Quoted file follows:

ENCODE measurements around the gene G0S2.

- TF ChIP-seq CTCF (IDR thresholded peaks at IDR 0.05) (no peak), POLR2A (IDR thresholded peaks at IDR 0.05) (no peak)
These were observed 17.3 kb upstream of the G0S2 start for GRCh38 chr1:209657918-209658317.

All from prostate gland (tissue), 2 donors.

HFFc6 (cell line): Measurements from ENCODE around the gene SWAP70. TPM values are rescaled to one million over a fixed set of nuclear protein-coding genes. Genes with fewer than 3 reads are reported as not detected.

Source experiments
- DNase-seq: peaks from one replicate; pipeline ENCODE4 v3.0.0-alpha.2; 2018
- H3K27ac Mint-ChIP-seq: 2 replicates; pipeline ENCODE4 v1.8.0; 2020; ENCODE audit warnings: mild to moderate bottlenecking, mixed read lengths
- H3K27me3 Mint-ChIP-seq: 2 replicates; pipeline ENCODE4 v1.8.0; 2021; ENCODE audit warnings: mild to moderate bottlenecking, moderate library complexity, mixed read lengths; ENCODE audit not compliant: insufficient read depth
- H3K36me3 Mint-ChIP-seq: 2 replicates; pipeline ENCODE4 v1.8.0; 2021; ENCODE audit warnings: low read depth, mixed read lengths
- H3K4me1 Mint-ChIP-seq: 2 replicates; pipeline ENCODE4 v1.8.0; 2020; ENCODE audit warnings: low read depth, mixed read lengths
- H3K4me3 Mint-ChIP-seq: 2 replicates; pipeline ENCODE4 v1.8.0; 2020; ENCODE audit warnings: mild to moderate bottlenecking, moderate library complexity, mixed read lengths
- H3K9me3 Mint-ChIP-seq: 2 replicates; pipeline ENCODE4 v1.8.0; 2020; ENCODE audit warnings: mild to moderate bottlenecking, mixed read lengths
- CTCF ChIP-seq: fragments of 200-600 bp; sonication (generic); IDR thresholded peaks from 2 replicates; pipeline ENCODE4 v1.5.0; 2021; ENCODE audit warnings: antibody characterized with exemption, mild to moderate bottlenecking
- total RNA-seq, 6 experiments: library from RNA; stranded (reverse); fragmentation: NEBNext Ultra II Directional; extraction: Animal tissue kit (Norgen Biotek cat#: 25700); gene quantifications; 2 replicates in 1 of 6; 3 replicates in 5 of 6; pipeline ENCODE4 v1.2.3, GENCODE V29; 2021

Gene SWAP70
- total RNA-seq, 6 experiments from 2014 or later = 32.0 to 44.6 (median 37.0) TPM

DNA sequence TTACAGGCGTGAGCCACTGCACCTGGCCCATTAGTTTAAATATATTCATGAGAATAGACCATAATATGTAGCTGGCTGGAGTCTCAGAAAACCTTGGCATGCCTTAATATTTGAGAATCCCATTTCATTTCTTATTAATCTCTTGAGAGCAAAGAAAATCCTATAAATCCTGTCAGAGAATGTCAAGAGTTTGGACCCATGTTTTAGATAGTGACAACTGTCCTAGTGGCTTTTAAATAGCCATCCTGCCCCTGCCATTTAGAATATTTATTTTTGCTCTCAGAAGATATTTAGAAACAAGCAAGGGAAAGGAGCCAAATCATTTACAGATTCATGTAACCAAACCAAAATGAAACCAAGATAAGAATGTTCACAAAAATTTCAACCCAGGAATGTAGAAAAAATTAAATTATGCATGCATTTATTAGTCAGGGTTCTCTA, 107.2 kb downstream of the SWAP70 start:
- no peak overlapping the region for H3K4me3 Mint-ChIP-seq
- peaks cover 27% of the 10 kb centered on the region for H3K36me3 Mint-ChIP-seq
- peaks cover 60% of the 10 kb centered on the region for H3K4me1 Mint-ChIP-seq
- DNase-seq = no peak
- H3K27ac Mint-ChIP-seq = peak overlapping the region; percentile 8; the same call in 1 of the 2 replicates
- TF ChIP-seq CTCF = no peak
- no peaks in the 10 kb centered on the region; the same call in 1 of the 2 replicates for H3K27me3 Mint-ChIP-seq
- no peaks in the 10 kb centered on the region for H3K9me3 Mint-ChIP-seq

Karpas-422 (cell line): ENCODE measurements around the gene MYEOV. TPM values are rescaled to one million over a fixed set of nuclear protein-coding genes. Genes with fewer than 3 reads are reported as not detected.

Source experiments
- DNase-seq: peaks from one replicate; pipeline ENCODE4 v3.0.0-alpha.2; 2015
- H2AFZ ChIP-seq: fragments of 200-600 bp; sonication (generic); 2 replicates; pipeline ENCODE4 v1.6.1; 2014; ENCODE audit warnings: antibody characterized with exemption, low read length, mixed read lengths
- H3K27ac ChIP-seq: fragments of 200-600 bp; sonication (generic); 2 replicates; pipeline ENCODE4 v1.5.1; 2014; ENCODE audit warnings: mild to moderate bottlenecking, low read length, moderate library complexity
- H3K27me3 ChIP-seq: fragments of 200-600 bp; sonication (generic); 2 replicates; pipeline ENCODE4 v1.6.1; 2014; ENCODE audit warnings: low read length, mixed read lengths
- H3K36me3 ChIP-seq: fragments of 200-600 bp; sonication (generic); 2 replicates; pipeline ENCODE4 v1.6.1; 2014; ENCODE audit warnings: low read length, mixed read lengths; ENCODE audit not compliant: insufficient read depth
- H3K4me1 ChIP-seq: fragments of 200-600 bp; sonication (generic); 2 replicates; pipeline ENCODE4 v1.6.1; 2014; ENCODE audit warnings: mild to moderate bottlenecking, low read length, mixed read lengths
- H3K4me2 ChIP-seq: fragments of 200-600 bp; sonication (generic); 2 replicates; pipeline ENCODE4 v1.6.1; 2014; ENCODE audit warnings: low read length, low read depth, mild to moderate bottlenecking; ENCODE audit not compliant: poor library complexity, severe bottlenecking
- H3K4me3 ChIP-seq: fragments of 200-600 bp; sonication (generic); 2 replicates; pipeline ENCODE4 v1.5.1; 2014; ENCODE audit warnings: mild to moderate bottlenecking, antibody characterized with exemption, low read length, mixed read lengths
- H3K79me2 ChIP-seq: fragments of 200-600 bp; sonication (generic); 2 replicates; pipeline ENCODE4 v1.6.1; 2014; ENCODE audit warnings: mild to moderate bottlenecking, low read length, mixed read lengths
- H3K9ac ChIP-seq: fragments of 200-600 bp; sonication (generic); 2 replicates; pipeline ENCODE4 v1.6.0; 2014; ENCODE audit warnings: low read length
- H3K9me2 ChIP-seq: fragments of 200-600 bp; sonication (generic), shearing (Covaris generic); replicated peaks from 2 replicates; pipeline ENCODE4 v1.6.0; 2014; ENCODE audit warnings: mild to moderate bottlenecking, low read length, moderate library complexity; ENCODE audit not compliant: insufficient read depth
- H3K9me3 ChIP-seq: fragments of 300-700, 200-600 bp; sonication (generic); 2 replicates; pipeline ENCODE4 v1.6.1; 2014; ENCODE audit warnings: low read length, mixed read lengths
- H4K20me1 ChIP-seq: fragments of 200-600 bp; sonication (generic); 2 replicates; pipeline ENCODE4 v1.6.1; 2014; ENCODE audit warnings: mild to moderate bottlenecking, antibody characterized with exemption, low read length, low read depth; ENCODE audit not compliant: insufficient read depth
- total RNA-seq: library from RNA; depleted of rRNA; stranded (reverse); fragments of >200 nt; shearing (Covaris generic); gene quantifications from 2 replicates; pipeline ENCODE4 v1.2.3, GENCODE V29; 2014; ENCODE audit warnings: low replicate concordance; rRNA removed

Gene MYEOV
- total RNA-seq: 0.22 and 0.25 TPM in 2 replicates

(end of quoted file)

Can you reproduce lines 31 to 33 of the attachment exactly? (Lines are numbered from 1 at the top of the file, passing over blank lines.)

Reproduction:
- H3K27ac ChIP-seq: fragments of 200-600 bp; sonication (generic); 2 replicates; pipeline ENCODE4 v1.5.1; 2014; ENCODE audit warnings: mild to moderate bottlenecking, low read length, moderate library complexity
- H3K27me3 ChIP-seq: fragments of 200-600 bp; sonication (generic); 2 replicates; pipeline ENCODE4 v1.6.1; 2014; ENCODE audit warnings: low read length, mixed read lengths
- H3K36me3 ChIP-seq: fragments of 200-600 bp; sonication (generic); 2 replicates; pipeline ENCODE4 v1.6.1; 2014; ENCODE audit warnings: low read length, mixed read lengths; ENCODE audit not compliant: insufficient read depth